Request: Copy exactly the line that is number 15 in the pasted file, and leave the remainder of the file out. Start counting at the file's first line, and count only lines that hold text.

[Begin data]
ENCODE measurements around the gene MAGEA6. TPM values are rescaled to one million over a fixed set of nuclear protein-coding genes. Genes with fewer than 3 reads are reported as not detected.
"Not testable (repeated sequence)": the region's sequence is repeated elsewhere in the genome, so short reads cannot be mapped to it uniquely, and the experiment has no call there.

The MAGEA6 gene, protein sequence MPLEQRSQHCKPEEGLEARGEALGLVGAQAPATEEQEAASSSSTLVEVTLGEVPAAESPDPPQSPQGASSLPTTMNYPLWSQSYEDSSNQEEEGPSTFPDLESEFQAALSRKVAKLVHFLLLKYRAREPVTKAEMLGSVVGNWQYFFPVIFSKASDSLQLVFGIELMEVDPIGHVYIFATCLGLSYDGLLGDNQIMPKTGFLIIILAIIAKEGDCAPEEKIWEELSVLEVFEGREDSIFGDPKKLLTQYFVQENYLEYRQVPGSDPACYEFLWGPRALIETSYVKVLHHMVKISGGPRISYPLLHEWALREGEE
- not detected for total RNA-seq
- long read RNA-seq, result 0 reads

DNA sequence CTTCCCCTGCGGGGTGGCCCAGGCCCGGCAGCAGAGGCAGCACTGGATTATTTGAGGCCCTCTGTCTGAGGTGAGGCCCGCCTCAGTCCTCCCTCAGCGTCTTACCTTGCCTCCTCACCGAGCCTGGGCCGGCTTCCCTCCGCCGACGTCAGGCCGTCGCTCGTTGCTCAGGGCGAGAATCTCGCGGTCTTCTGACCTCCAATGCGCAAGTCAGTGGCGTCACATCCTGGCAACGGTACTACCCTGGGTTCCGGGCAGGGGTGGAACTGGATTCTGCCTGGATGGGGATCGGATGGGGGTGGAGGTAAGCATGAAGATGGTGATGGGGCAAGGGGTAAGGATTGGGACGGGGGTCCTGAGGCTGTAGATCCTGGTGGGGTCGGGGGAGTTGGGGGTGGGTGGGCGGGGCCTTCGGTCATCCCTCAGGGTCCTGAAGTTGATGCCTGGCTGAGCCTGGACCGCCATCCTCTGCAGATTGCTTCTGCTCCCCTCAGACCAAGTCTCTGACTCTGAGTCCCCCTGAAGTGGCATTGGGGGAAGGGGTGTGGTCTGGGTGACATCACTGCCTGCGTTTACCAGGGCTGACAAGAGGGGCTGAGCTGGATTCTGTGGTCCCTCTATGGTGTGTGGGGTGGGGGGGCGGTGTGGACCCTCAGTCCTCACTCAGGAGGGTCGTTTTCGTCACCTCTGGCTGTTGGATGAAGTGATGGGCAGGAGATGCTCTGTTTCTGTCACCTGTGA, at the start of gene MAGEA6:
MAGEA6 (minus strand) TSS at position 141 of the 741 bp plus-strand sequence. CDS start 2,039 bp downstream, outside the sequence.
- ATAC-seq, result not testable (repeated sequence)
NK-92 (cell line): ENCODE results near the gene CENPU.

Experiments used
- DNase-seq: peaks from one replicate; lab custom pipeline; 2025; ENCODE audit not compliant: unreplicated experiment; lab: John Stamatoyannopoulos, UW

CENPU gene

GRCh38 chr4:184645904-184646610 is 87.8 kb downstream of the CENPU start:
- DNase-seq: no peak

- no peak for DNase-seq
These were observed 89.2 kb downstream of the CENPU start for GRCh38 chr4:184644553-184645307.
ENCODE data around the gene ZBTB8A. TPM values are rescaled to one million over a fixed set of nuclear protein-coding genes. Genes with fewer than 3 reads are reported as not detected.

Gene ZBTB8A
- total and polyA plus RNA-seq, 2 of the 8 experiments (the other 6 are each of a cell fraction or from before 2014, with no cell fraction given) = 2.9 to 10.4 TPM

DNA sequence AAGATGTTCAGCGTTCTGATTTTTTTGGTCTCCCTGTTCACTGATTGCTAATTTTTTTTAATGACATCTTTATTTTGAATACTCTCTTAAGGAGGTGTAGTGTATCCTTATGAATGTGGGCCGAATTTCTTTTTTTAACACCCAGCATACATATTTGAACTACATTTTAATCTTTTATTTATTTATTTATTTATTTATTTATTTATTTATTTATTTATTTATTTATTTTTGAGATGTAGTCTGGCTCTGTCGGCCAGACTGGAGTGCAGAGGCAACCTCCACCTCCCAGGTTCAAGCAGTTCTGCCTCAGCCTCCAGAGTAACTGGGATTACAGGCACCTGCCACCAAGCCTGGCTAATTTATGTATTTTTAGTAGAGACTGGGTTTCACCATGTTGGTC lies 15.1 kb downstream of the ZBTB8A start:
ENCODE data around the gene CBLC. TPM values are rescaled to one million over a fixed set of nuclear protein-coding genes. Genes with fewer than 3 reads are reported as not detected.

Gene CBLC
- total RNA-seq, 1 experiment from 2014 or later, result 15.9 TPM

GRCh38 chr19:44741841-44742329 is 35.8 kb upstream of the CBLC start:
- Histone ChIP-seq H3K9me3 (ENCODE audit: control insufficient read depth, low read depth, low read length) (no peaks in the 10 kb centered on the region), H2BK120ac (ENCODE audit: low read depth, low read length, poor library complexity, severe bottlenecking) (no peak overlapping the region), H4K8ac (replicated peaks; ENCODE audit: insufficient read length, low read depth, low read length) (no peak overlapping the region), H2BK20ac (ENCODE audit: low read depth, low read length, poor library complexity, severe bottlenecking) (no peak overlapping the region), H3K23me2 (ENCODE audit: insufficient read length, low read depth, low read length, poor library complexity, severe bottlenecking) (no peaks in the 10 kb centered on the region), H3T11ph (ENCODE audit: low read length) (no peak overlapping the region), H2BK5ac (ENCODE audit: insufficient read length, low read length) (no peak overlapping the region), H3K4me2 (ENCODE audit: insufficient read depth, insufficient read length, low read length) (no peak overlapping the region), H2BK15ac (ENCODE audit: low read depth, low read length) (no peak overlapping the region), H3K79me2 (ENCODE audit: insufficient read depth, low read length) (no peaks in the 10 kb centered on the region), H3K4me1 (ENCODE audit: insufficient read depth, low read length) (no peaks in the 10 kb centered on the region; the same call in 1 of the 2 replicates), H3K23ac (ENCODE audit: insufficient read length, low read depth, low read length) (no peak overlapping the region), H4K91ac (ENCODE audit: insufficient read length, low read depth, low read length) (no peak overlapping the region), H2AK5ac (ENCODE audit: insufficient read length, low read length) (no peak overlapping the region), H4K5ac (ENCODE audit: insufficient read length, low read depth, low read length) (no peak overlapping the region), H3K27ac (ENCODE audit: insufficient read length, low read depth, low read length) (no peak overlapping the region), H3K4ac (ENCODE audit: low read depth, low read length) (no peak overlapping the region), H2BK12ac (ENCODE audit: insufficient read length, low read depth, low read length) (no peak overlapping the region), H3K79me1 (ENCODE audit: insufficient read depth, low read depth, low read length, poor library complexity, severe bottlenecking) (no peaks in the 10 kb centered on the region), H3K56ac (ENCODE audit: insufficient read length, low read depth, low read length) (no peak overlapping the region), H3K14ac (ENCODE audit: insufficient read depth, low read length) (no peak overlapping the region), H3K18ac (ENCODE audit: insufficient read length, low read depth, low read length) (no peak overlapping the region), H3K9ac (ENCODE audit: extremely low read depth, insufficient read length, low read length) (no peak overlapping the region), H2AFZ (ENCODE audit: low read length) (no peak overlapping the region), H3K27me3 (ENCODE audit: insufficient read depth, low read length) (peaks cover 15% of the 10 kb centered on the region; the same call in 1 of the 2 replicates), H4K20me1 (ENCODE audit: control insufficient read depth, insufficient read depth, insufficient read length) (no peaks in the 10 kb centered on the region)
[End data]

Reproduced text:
- no peak for DNase-seq